Example exercise for reader’s interest:

·      Step 7. SS repeat each keyword 3 times – stressing and exaggerating each syllable. The full word is then repeated ('whole word mimicry').

Most SS problems are caused by the interferrence of mother tongue.This may be grammatic, syntactic or phonetic interference.

 The motivation behind step 7 serves not only to warm the tongue up but also serves to minimise physical/phonetic interference by introducing new & unfamiliar tongue movements. Students come from different areas that have different sound systems with the second language learning and so natutrally encounter  difficulties in their learning process because since childhood they have been speaking their mother tongue and so their speech organs have been set to produce the speech sounds of their own language.  Katamba (1989)

All muscles in the body have something called 'muscle memory'. Muscles 'remember' past movements. Unfortunately, if the students tongue has never moved in the  specific way required for correct pronunciation, the tongue will automatically try to apply past 'memory' or movement to the second language.

Excercise 7 serves to do is to build on and expand the  muscle memory of the tongue. With practice, each time a student attempts to speak their second language, the tongue will be able to manage these movements more easily.

Although it is well known that muscle strength reduces with age,it is also claimed that, regardless of age, muscle has the capacity to improve. (Galley & Forster,1996).

The new vocabulary is referred to as 'key' words(KW), as these new words serve to 'unlock' the objective of each lesson.

Students are sent a maximum of 8  new keywords prior to their lesson with an attached audio file.

This is based on the Oxbridge model, whereby students take a certain level of responsibility for their progress.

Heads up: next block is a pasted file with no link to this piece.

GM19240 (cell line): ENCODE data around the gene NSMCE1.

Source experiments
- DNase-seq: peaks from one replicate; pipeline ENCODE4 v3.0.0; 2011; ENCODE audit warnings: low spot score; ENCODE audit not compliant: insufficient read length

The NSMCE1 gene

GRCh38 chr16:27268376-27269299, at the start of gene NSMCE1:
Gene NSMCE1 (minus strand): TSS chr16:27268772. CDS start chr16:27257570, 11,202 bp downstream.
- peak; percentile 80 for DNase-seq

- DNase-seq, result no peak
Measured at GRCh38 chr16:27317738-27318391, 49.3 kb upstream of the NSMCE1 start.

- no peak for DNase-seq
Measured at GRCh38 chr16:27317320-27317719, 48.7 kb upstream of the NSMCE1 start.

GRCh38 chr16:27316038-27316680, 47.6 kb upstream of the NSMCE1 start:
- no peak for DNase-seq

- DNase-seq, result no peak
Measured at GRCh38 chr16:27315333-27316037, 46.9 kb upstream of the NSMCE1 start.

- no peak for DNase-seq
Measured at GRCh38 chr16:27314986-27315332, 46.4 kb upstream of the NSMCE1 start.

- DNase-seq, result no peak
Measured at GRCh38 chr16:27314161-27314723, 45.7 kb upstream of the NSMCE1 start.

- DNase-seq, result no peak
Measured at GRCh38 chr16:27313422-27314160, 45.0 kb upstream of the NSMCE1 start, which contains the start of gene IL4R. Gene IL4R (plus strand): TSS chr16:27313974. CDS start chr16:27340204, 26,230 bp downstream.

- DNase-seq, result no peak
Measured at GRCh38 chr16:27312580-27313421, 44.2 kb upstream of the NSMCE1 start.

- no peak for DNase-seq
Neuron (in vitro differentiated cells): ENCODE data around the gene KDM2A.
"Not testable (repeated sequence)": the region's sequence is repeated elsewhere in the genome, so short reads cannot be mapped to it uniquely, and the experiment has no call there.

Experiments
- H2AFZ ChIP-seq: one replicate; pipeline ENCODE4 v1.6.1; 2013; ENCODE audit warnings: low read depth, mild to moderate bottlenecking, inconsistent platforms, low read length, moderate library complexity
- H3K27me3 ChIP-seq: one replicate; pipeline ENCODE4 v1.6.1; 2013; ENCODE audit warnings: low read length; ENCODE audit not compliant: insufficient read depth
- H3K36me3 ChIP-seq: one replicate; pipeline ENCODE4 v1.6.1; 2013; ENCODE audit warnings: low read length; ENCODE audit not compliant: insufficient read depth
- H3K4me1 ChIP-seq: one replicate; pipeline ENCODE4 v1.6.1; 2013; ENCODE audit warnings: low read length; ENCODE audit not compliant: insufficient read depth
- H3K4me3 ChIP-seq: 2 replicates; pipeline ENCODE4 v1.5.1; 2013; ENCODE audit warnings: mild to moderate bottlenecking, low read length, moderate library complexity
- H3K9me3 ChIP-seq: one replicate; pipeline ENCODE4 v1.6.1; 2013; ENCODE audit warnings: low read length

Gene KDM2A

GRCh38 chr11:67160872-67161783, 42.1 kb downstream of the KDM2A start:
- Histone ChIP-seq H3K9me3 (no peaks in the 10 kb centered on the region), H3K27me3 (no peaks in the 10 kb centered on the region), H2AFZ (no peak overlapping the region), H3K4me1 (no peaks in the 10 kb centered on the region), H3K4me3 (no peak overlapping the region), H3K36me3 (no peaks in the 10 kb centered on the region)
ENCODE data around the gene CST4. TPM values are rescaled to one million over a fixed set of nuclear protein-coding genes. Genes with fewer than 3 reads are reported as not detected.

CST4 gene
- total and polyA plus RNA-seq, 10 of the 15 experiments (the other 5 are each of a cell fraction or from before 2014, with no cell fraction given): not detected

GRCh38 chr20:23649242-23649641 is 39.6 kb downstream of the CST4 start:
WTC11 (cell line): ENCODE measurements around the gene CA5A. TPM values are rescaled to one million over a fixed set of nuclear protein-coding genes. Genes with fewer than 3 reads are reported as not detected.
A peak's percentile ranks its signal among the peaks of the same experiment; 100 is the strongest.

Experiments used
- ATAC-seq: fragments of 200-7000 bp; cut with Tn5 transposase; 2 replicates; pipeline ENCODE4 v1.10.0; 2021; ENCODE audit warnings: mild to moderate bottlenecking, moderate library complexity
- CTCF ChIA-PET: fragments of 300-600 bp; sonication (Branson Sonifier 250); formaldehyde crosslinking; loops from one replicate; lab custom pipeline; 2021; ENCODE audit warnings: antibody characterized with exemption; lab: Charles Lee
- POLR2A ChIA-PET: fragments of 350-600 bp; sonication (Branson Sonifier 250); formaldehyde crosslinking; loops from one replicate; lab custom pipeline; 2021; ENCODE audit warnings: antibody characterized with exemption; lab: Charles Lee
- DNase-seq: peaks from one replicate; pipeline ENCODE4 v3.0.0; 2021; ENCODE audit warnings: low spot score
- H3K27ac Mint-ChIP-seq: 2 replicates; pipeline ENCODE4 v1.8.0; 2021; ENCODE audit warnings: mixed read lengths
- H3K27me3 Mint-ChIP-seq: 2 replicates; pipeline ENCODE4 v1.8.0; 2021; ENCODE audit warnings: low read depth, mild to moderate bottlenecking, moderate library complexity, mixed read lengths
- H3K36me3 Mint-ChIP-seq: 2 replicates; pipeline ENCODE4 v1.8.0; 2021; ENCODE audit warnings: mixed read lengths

It is during step 7 that KW´s are made visible to aid visual learners. KW´s are normally seen from no more than 2m away and are therefore printed in text no smaller than 36 point. Text is Comic Sans(Most easily read by most students specifically those with dyslexia) and in black and white.

I would like to say that this warm up is similar to the Callan method in terms of repetition but unlike the Callan method, AATT© is not heavily reliant on any mental process. In this phase of the class the focus is purely on tuning in physically to unfamiliar modes of pronunciation.


The mental state i.e. mood of the student is an important factor in the learning process and greatly affects the speed and quality of assimilation. Many of our SS arrive to class stressed, tired, distracted or anxious.

It is essential for the teacher to ground and relax the student as this will help them focus and therefore naturally produce better results in class and out of class!

The National Brain Tumour Society has identified that there are specific parts of the brain dedicated to language synthesis:


Wernicke's Area is part of the temporal lobe that surrounds the auditory cortex and is thought to be essential for understanding and formulating speech. Interestingly, this area is in close proximity to the ears!


 At AA© we recognise that when students enter the lesson, they are not automatically responding from the Wernickes area. They may just have been in a 'problem solving' meeting or just had a mathematics test, which all utilise different parts of the brain which do not specifically support language learning.

The most effective priming frequency for stimulating this area has found to be 1-20Hz.High-frequency repetitive 20 Hz over the Wernicke's area has been reported to facilitate picture naming (Mottaghy et al. 1999), whereas high-frequency over Broca's area facilitated phonologic processing. (Nixon et al. 2004)

All AA© teachers are supplied with a 'mini-rig' in order to play AA© audio files throughout lessons. AA© are expected to have their own portable device (such as an iPod) from which to play the audio file.



It is very clear-speaking is not simply a mental process, but relies heavily on our state of physicality. In fact, both physical and mental processes work in complete conjunction with one another when speaking-neither process can or should be ignored or thought of as more or less important as the other.

 AA© teaching slots have a duration of 1hr. From our observations longer classes are not much more productive as students are not able to concentrate efficiently for much longer. The same goes for shorter lessons as it does take time for students to 'switch' their thinking and speaking into the second language 'mode'.

At AA© we believe that quite simply-you get what you pay for. All teachers hold a university degree and are all carefully selected for their genuine passion for teaching linguistics.

 We may not be the cheapest language academy out there but we can guarantee that we treat all students with sincerity, respect and dignity. We believe that speaking is a very personal & creative process that should be honoured, explored and most importantly-enjoyed!